You can see the src and how it’s implemented in the Hero Section here: src/components/hero-section.js

And here’s a snippet.

Using the boolean returned from the <code”>perfLoader hook I determine if Gatsby’s <StaticImage /> component is returned or the <HeroBot /> component which contains the Rive animation.

How to lazy-load

The general idea behind lazy and Suspense is to delay the downloading of heavy or non-essential JavaScript until after the initial page load is complete. To be clear, this won’t change the total size of JavaScript being downloaded by the browser but it will mean the initial JavaScript bundle is smaller which will result in a faster initial page load. This will be reflected in your Lighthouse scores since Lighthouse is only reporting on the initial page load, not anything that happens after the initial page load, including reporting on anything that’s been lazy-loaded. 

Side-stepping Lighthouse for a moment, it’s still a good idea to keep an eye on what’s been lazy-loaded as this can still negatively impact your site’s performance. The bundle chunk size report I referred to earlier in this post is automatically generated by gatsby-plugin-perf-budgets and I’d recommend using this in conjunction with Lighthouse scores.

Making Animations Accessible

Let’s start with why it’s important. Folks with vestibular disorders can experience feelings of dizzines or sickness when viewing animations with high levels of movement or motion. There are of course varying degrees of severity for this condition but the general rule of thumb is to ensure that if a user has prefers-reduced-motion enabled in their browser, your animations should observe their preference.

Myself, and Gatsby as a whole, take this quite seriously and on this build I wanted to demonstrate both how to observe prefers-reduced-motion and perhaps an interesting use of Rive’s State Machines

Prefers Reduced Motion

Since I’ve used this functionality in a number of places around the site I abstracted this into a hook. It’s called usePrefersReducedMotion

You can see the src for this hook here: src/hooks/use-prefers-reduced-motion.js

And here’s a snippet.

This hook runs “on mount” as denoted by adding an empty dependency array to the useEffect and adds an event listener that reads the value of prefers-reduced-motion. It also listens for changes and returns true or false accordingly. When the component is “unmounted” the event listener is removed.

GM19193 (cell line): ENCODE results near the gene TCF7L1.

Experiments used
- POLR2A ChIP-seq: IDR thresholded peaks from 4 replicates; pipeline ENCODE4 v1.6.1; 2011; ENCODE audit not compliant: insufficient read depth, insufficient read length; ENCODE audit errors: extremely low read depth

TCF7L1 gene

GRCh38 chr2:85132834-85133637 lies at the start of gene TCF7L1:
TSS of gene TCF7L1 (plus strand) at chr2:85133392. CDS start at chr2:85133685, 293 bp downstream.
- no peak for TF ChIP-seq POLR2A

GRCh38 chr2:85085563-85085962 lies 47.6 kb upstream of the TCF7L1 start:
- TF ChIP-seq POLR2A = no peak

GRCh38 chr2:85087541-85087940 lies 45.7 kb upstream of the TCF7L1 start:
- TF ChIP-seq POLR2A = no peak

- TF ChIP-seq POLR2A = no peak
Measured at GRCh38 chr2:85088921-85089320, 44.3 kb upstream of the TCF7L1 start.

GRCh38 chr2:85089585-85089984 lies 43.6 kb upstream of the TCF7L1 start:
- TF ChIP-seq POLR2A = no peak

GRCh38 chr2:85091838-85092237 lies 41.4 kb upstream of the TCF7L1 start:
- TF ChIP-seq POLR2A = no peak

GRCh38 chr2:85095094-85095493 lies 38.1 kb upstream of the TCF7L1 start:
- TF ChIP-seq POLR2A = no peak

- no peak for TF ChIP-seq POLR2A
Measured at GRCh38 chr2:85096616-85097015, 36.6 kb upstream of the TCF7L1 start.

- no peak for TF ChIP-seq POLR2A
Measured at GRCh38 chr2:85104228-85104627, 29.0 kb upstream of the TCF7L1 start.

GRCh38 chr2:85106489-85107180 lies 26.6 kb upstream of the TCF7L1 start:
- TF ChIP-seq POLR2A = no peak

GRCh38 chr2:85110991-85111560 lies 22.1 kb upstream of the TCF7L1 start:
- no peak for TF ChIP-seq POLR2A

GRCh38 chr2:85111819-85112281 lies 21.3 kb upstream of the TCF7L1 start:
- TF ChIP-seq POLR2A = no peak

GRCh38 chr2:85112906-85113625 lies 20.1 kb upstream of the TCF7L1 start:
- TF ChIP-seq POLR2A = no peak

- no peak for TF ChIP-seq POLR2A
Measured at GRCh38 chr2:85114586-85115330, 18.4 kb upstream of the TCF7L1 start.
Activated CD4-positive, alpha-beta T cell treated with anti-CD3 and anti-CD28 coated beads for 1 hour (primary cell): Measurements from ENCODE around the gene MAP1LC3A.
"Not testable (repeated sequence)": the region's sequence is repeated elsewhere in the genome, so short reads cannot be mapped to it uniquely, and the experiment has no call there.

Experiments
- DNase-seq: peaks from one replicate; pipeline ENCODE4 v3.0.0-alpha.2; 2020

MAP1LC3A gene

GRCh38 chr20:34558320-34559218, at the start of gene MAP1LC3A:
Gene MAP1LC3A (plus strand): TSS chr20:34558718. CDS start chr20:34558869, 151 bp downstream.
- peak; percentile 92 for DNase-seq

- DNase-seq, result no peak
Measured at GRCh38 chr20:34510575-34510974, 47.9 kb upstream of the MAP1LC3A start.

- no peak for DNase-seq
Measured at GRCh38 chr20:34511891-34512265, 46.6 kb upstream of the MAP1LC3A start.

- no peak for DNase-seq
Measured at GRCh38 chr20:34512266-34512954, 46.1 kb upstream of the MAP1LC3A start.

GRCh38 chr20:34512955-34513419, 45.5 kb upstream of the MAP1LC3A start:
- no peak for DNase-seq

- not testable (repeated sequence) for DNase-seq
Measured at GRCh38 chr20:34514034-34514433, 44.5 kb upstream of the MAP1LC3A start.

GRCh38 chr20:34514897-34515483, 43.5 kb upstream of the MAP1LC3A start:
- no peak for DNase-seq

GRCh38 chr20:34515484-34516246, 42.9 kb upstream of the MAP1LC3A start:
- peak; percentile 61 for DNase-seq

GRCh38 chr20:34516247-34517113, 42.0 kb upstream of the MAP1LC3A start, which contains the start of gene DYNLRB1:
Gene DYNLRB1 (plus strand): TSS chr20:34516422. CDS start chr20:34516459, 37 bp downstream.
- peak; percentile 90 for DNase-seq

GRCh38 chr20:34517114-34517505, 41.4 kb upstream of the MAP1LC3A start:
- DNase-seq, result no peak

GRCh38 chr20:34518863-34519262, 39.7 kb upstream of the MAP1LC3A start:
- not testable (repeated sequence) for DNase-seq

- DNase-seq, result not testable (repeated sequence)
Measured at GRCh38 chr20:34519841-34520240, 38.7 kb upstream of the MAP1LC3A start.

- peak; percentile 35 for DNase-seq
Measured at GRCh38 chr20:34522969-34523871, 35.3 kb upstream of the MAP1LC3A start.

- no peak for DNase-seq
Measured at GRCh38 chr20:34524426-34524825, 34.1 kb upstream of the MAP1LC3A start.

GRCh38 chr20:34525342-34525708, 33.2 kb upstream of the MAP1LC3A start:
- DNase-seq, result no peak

I can now use this hook to form the basis for a ternary condition which determines how to control Rive’s State Machines

Each of the Robot animations has at least two states. Here’s how the Gatsby Bot works.The isLimited state is triggered by changes in the usePrefersReducedMotion hook. You can test this in your browser by using Run Command and typing “prefers-reduced-motion”.

Simulate Prefers Reduced Motion

I use the returned value of the prefersReducedMotion hook in another useEffect where I can set the isLimited.value to true. This kicks the State Machine into its Accessible state which has limited motion. There are still some very subtle glowing animations that will be shown but all major movements are stopped.

Accessible Animation - isLimited

You can see the src for this here: src/robots/gatsby-bot.js.

And here’s a snippet:

Intersection Observer

Not 100% related to Accessibility but I also used another State Machine and technique to control when to play the Gatsby Bot animation.

The isVisible state is triggered by an Intersection Observer, and tells Rive to play the animation when the section is within the user’s viewport.

Performant Animation - isVisible

You can see the source for the Gatsby Bot here: src/robots/gatsby-bot.js.

And here’s a snippet.

The Intersection Observer in Gatsby Bot is triggered when the section crosses a threshold of 0.1. When entry.intersecting is true I set isVisible.valueto true. This kicks the Rive animation into its isVisible state. 

When the section is no longer visible in the viewport, I set the isVisible.value to false which kicks the Rive animation into its idle state. 

You can read more about Intersection Observers in the MDN docs: Intersection Observer.

Wrapping Up

There’s quite a lot that went into this build, perhaps more than a single blog post can explain so myself along with the good folks at Rive will be explaining in more detail how we built Rise of the Robots. 

If you’d like to learn more, please join us for either the live in-person event in San Francisco or our upcoming webinar: 

Rise of the Robots – In-person Event

Jamstack Creativity, Performance Optimization and Accessibility

June 1 | 6:00 – 8:00pm PDT

Andreessen Horowitz, 180 Townsend St, San Francisco, CA 94107

Register Now

Rise of the Robots – Virtual Webinar

Jamstack Creativity, Performance Optimization and Accessibility

June 14 | 8:00 – 9:00 PDT | 11:00am – 12:00pm EDT | 3:00-4:00pm UTC

Register Now

That just about wraps things up! I hope you’ve enjoyed the journey and perhaps picked up one or two tips to help you on your way with adding animations to your next Gatsby project. 

I’m always on the lookout for interesting uses of technology for creative purposes so if you have something you’d like to share and / or collaborate with me on, please come find me on Twitter to have a chat: @PaulieScanlon.

Ttfn.

Paul 🕺.